See how the shepherds, summoned to His cradle,
Leaving their flocks, draw nigh to gaze;
We too will thither bend our joyful footsteps;
Child, for us sinners poor and in the manger,
We would embrace Thee, with love and awe;
Who would not love Thee, loving us so dearly?
Yea, Lord, we greet Thee, born this happy morning;
Jesus, to Thee be all glory given;
Word of the Father, now in flesh appearing.
~Words: John F. Wade, circa 1743. Verses 1-3 & 6 translated from Latin to English by Frederick Oakeley, 1841; verses 4 & 5 translated by William T. Brooke (1848-1917).
The trumpet child will blow his horn
Will blast the sky till it’s reborn
With Gabriel’s power and Satchmo’s grace
He will surprise the human race
The trumpet he will use to blow
Is being fashioned out of fire
The mouthpiece is a glowing coal
The bell a burst of wild desire
The trumpet child will riff on love
Thelonious notes from up above
He’ll improvise a kingdom come
Accompanied by a different drum
The trumpet child will banquet here
Until the lost are truly found
A thousand days, a thousand years
Nobody knows for sure how long
The rich forget about their gold
The meek and mild are strangely bold
A lion lies beside a lamb
And licks a murderer’s outstretched hand
The trumpet child will lift a glass
His bride now leaning in at last
His final aim to fill with joy
The earth that man all but destroyed
~Linford Detweiler“The Trumpet Child”from the album The Trumpet Child by Over the Rhine.
Taken from Sinclair B. Ferguson, The Holy Spirit, p. 41-43.
5 reasons why the virgin conception-birth is important:
- The action of the Holy Spirit (coupled with the absence of conception ‘by the will of man’, J. 1:13) points to the sovereign newness of the work God is accomplishing,
- While Mary is involved in the virgin conception she is completely passive in it, because it is the direct result of the mysterious action of the Holy Spirit. Here, as Barth underlined, over against the place given to Mary by the Roman Catholic theology, the active contribution of humanity in providing salvation is nullified.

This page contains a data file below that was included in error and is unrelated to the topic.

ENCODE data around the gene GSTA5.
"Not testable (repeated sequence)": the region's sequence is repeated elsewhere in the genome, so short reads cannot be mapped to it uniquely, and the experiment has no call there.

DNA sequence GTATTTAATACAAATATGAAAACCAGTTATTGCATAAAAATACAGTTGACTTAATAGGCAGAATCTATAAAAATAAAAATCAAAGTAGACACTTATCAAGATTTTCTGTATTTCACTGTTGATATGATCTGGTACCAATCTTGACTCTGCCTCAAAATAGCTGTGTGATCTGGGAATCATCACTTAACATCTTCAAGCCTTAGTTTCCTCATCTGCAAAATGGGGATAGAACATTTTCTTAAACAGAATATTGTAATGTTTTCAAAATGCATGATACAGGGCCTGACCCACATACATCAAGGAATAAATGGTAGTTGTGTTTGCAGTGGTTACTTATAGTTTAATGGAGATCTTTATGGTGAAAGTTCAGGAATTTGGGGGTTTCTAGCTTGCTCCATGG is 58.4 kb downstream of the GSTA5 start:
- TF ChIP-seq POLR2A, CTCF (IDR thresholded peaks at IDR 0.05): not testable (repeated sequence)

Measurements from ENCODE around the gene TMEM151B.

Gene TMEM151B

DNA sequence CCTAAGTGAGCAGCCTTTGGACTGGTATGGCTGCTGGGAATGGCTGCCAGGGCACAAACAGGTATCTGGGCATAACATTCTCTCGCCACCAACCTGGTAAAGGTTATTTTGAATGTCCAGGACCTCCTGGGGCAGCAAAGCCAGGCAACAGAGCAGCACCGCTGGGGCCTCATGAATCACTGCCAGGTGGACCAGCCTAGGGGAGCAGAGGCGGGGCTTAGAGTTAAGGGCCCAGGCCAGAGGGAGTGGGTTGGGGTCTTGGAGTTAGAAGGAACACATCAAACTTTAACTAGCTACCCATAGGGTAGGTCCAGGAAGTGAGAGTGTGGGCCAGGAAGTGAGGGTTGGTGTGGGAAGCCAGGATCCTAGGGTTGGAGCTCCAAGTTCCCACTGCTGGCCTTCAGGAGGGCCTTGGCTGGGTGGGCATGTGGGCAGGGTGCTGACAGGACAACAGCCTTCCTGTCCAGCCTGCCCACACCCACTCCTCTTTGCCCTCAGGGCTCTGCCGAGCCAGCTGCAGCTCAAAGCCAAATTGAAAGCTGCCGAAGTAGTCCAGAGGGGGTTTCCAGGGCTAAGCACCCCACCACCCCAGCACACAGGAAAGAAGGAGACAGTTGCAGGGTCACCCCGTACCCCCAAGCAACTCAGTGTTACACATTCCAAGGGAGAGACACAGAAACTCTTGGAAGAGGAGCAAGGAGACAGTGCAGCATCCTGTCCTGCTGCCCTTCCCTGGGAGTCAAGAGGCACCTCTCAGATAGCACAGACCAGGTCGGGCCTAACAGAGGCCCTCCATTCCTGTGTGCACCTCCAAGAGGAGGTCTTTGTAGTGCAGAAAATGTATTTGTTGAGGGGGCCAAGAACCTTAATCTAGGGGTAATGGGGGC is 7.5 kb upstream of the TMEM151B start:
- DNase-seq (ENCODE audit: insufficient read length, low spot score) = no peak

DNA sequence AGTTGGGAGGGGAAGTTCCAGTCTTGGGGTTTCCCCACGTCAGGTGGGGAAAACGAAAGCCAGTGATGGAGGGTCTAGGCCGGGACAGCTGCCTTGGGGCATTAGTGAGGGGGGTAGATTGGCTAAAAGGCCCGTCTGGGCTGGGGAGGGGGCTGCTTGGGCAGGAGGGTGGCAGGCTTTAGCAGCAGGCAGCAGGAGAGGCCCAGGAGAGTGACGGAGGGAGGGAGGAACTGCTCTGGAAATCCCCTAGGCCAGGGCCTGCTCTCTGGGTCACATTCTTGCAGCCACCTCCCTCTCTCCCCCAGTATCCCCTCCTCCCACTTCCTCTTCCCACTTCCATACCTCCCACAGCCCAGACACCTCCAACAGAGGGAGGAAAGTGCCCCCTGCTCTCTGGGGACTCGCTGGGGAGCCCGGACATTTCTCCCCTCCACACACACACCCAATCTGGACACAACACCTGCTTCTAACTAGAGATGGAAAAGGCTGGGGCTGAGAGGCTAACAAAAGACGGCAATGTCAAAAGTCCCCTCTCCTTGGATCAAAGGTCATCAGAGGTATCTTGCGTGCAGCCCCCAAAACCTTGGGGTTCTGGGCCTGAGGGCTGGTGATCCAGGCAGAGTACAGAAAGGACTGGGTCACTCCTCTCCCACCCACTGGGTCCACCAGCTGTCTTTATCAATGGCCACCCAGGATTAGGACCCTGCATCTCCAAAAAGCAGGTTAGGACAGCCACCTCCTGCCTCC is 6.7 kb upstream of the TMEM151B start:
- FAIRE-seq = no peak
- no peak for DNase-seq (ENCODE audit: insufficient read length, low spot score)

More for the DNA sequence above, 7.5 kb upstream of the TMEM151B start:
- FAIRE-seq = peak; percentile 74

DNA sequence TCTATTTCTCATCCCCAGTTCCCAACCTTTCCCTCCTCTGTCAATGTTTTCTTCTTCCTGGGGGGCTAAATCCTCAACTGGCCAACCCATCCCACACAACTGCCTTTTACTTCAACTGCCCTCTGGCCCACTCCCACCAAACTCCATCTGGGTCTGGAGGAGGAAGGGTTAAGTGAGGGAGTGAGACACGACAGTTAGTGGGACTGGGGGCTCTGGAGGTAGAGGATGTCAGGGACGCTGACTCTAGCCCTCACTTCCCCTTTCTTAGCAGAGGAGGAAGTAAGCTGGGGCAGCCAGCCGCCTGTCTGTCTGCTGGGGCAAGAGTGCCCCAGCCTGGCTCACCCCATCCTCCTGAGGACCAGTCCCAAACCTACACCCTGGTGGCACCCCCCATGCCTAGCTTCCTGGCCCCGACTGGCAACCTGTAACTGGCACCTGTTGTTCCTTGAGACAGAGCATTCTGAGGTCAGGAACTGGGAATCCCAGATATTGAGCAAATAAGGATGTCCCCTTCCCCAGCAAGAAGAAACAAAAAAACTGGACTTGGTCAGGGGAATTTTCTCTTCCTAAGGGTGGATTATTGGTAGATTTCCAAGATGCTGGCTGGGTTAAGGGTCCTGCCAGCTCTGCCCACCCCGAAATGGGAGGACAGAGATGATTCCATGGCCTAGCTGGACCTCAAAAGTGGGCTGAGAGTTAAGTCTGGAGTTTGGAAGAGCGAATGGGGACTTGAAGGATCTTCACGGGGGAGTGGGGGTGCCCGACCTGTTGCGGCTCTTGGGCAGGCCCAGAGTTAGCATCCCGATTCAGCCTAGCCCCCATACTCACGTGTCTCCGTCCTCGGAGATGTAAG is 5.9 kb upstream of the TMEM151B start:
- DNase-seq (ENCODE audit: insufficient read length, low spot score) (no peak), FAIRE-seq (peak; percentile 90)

- The human nature which was assumed by the Son of God was created ex nihilo, but was inherited through Mary. It is our human nature, ‘addicted to so many wretchedness’, as Calvin vividly puts it. Subject to the pains and temptations of this life, his human natured needed to be acted upon by the Holy Spirit in order to be sanctified.
- Only by the work of the Spirit could the divine person of the Logos assume genuine human nature, come ‘in the likeness of sinful man’ (Rom 8:3), and yet remain ‘holy, harmless, undefiled’ (Heb. 7:26, AV), ‘the holy one’ (Lk. 1:35).
- The revelation of the virgin conception by the Spirit forbids any adoptionist Christology.
- There is no room for the notion that the man Jesus of Nazareth becomes the Son of God by adoption….The modern addiction to a Christology exclusively ‘from below’ is a truncated pneumatology as well as a deformed Christology.
- The conception of Jesus by the Spirit underlines both his identification with our frailty (he assumes our nature at its smallest and weakest) and his essential distinctiveness, not in relation to the reality of his humanity but in relation to his liability to guilt.
- The work of the Spirit preserves both the reality of his union with us in genuine human nature, and his freedom from the guilt and curse of Adam’s fall (Rom 5:12-21).
- The conception of Jesus by the Holy Spirit is the mode by which the Father’s sending of the Son is effected. As such, it underlines the principle that, in the work of redemption which Christ spearheads, each person of the Trinity is engaged.